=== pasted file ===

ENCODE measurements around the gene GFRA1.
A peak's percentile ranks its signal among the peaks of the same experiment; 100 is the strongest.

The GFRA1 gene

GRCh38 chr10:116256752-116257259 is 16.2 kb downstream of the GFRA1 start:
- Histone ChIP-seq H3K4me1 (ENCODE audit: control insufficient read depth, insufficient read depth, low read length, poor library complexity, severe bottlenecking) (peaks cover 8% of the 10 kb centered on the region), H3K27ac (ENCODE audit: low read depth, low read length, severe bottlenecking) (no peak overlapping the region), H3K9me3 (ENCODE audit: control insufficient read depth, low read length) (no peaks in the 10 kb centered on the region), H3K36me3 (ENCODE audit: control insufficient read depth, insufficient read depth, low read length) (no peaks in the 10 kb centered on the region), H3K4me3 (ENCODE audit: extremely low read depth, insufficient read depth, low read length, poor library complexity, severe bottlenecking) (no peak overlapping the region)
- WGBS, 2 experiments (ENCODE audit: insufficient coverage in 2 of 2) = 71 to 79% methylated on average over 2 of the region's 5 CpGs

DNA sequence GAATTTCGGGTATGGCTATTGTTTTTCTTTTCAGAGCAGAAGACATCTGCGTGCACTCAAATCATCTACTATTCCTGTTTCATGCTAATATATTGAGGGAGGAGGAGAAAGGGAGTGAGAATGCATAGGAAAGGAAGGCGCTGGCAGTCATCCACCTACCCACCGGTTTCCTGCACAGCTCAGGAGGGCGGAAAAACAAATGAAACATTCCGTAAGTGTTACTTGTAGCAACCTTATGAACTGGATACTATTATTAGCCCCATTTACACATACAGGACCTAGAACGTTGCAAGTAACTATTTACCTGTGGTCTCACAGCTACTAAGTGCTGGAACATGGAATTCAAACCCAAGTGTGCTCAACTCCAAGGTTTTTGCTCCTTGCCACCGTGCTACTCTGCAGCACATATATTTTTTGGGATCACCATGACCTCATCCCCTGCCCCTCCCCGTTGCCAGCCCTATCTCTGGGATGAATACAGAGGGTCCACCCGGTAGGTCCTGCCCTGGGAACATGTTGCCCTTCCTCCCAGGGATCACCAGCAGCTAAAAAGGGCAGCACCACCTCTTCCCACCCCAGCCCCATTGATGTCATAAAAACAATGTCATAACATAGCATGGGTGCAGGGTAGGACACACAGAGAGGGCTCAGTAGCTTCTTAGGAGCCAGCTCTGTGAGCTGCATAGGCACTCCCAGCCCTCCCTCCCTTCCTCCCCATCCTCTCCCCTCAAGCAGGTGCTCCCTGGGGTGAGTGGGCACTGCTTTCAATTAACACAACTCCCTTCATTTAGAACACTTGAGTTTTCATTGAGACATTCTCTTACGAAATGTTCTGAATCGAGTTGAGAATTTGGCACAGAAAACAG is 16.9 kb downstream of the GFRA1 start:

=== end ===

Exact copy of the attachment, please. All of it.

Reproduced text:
ENCODE measurements around the gene GFRA1.
A peak's percentile ranks its signal among the peaks of the same experiment; 100 is the strongest.

The GFRA1 gene

GRCh38 chr10:116256752-116257259 is 16.2 kb downstream of the GFRA1 start:
- Histone ChIP-seq H3K4me1 (ENCODE audit: control insufficient read depth, insufficient read depth, low read length, poor library complexity, severe bottlenecking) (peaks cover 8% of the 10 kb centered on the region), H3K27ac (ENCODE audit: low read depth, low read length, severe bottlenecking) (no peak overlapping the region), H3K9me3 (ENCODE audit: control insufficient read depth, low read length) (no peaks in the 10 kb centered on the region), H3K36me3 (ENCODE audit: control insufficient read depth, insufficient read depth, low read length) (no peaks in the 10 kb centered on the region), H3K4me3 (ENCODE audit: extremely low read depth, insufficient read depth, low read length, poor library complexity, severe bottlenecking) (no peak overlapping the region)
- WGBS, 2 experiments (ENCODE audit: insufficient coverage in 2 of 2) = 71 to 79% methylated on average over 2 of the region's 5 CpGs

DNA sequence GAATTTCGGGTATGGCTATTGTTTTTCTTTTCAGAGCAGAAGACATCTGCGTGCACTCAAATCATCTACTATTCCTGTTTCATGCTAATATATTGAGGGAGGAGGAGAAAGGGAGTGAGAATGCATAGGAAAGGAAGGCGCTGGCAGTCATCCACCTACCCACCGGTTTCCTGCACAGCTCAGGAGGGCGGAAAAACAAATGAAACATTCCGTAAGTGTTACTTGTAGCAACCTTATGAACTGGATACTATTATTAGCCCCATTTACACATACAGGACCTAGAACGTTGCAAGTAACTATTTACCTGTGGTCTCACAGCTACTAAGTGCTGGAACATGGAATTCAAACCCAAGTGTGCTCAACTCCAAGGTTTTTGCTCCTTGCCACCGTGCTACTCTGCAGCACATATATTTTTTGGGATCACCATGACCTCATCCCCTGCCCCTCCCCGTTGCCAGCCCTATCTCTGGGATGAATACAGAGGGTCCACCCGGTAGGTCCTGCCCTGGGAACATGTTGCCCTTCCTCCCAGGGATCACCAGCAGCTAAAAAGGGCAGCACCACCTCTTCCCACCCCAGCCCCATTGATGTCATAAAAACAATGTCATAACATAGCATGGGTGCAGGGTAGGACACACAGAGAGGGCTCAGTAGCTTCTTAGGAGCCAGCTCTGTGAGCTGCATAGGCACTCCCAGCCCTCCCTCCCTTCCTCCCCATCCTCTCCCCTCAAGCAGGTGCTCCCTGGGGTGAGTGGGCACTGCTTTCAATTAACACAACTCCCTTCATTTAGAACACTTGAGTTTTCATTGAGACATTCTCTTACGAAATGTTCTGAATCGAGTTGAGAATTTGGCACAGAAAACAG is 16.9 kb downstream of the GFRA1 start: